House Hearing on 'Why Debt Matters'
The House Financial Services Committee held a hearing this morning on "Why Debt Matters," which included testimony by Honeywell CEO Dave Cote, former CBO and OMB director Alice Rivlin, former CBO director and American Action Forum president Douglas Holtz-Eakin, and former economic adviser to Vice President Biden and current Center on Budget and Policy Priorities fellow Jared Bernstein. They discussed the major drivers of the national debt, policy options to address it, and the implications of failing to act.
The witnesses spelled out several reasons why high and growing levels of national debt matter, including:
- Crowding out of other areas of the budget due to rising interest payments
- Leaving the U.S. vulnerable to shifts in investor preferences and hindering foreign policy flexibility when large amounts of debt are held by foreign governments
- Decreased policy flexibility to respond to unforeseen domestic and foreign events
- Reduced hiring and investment from firms today anticipating a high-debt, low-growth economy
- Public sector borrowing crowding out private investment
During the hearing, Rivlin said that while there is very little chance of the United States facing a debt crisis in the near term, responsible measures to address the long term debt often take time to phase in, so action should be taken soon. Cote stressed that rising government debt can have an effect on business decisions today, as employers who expect a low-growth economy will cut back on hiring. There was also a consensus among all four witnesses that failure to address the debt would disproportionally hurt low- and middle-income earners more than high-income groups.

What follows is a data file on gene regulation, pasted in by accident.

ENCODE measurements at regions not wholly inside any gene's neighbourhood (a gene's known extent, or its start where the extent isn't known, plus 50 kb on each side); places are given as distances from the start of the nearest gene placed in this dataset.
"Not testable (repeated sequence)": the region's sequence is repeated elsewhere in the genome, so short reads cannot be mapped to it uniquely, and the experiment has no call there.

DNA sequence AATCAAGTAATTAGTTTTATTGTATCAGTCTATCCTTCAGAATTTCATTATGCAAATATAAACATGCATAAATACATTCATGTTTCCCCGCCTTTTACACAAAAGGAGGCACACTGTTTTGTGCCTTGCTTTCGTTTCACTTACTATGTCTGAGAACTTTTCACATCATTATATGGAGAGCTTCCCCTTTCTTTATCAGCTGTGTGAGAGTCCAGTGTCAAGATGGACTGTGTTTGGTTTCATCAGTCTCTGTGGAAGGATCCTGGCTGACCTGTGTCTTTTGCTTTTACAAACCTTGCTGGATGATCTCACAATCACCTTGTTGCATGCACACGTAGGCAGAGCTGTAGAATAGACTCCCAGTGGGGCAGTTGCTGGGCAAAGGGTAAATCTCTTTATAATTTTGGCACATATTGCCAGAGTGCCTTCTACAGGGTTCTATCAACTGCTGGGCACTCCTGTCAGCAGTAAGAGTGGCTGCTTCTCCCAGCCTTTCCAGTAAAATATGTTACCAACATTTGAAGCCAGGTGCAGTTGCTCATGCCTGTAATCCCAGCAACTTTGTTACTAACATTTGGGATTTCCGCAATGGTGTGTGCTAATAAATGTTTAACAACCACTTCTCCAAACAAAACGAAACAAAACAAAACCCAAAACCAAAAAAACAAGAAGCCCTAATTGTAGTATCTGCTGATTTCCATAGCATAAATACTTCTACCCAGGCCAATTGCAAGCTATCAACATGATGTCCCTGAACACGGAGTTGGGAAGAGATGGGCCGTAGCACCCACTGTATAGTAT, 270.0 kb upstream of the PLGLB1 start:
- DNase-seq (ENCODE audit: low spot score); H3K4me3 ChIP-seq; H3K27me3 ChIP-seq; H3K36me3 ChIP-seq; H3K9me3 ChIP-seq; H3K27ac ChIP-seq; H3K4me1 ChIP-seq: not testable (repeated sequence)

A "grand bargain" could be the answer to the long term challenge of growing public debt levels. Rivlin praised plans like Simpson-Bowles and Domenici-Rivlin that reduced deficits in a bipartisan manner. These plans slowed the growth of health care spending, shored up Social Security's finances, reformed the tax system by broadening the tax base and lowering rates, and capped the growth of discretionary spending. Crucially, they back-loaded the changes, limiting immediate deficit reduction to avoid derailing the fragile economic recovery while slowly phasing in reforms in entitlements and taxes to put debt on a downward path as a percent of GDP.
Cote's testimony included a similar call for long term entitlement and tax reform while stressing the importance of making public investments in education and infrastructure.
We need to increase our investments and decrease our entitlements if we’re going to compete. Changes made now can have a big effect in the second decade and allow people and systems time to adjust so it’s much less onerous.
Unfortunately, actual policy since 2010 has been the opposite. While discretionary spending is expected to fall to record low levels, policymakers have yet to make the necessary changes to taxes and entitlement programs that would put the debt on a sustainable path.